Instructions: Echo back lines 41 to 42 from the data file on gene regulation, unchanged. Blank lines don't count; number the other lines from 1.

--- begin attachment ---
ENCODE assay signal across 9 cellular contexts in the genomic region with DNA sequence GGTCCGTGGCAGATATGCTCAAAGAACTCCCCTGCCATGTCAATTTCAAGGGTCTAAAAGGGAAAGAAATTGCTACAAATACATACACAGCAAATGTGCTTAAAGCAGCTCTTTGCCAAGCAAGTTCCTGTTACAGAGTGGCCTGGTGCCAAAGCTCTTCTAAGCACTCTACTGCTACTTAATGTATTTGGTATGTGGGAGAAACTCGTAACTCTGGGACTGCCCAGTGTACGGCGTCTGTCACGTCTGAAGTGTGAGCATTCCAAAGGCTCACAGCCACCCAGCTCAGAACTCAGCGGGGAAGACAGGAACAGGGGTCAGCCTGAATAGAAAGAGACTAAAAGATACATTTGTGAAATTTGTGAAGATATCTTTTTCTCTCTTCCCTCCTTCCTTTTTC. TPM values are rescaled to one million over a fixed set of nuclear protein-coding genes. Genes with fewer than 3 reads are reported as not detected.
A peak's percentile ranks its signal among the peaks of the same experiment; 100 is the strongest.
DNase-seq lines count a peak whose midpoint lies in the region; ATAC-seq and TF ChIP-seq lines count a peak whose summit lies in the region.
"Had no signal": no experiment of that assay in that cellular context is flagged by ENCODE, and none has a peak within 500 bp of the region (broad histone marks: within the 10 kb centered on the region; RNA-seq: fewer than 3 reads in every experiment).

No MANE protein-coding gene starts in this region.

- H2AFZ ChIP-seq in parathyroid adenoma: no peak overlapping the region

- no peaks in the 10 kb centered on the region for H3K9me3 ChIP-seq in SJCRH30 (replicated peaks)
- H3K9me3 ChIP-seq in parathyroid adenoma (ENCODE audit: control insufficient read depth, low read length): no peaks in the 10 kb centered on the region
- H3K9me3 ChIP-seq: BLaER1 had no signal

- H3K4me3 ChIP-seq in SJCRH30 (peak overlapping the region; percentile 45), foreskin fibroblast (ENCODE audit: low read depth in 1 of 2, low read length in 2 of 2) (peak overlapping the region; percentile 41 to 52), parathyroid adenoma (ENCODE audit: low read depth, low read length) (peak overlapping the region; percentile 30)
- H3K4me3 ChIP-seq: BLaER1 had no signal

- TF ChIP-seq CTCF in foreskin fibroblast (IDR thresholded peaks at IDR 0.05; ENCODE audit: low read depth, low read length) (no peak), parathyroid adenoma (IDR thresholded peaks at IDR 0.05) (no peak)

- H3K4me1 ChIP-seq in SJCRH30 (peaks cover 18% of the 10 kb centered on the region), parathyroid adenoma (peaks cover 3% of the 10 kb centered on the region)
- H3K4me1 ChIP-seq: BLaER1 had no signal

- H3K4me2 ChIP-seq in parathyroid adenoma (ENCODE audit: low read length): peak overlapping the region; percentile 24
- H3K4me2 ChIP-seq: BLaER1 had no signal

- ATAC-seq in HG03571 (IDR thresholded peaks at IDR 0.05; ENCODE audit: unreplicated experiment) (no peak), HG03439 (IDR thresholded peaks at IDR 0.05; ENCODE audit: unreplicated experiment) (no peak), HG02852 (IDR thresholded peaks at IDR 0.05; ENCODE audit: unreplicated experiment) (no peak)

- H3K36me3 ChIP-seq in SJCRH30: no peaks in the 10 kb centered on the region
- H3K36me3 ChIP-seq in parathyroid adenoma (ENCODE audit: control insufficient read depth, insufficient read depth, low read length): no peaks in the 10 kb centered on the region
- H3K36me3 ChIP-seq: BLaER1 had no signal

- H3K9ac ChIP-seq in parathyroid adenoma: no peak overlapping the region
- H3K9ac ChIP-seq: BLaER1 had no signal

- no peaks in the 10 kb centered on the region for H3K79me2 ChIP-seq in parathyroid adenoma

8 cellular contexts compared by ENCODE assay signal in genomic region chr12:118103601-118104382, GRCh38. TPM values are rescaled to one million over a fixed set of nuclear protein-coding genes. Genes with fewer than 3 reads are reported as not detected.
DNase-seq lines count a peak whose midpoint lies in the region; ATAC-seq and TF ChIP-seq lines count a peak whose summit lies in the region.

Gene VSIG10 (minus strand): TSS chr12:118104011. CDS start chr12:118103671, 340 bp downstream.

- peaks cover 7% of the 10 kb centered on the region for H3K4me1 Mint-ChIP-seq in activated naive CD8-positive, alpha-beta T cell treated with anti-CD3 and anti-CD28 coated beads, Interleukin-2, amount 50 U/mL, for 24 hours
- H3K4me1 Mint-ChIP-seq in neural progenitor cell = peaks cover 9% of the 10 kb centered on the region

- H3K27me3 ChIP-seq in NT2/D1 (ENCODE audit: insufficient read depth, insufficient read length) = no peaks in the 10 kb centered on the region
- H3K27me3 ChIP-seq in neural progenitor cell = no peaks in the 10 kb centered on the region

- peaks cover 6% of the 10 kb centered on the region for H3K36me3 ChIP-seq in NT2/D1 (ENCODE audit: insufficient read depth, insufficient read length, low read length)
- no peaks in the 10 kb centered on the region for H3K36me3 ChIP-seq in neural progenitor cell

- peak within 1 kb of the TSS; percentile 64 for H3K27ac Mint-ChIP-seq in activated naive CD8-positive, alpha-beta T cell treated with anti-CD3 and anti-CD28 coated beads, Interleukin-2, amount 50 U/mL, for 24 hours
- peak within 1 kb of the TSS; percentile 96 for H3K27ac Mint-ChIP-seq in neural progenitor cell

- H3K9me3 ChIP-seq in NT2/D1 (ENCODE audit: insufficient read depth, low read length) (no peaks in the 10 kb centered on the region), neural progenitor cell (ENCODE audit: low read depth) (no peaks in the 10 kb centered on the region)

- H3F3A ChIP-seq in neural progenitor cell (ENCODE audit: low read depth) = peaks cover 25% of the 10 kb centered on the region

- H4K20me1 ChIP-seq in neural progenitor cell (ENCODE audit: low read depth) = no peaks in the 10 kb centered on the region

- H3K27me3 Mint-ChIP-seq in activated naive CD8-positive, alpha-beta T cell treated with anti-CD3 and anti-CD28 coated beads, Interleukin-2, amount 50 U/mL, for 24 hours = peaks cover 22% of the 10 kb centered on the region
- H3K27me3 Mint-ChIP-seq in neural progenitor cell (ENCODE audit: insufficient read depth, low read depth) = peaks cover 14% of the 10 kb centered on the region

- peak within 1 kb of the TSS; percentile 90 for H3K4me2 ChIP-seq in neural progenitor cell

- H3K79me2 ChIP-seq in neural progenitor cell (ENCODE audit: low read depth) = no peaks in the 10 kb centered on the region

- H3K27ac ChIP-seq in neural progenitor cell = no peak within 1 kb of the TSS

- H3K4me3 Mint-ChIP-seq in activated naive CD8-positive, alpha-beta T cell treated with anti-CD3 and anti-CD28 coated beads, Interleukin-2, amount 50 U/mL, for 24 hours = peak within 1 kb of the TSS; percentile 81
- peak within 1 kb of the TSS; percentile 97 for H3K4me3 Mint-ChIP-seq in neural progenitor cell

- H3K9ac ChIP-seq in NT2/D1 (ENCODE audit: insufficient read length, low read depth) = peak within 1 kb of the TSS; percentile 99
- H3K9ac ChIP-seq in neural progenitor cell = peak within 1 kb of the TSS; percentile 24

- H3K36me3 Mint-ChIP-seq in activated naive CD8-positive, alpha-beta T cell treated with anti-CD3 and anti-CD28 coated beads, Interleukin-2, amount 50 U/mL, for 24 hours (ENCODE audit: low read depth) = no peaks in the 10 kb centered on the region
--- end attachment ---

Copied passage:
- H3K79me2 ChIP-seq in neural progenitor cell (ENCODE audit: low read depth) = no peaks in the 10 kb centered on the region

- H3K27ac ChIP-seq in neural progenitor cell = no peak within 1 kb of the TSS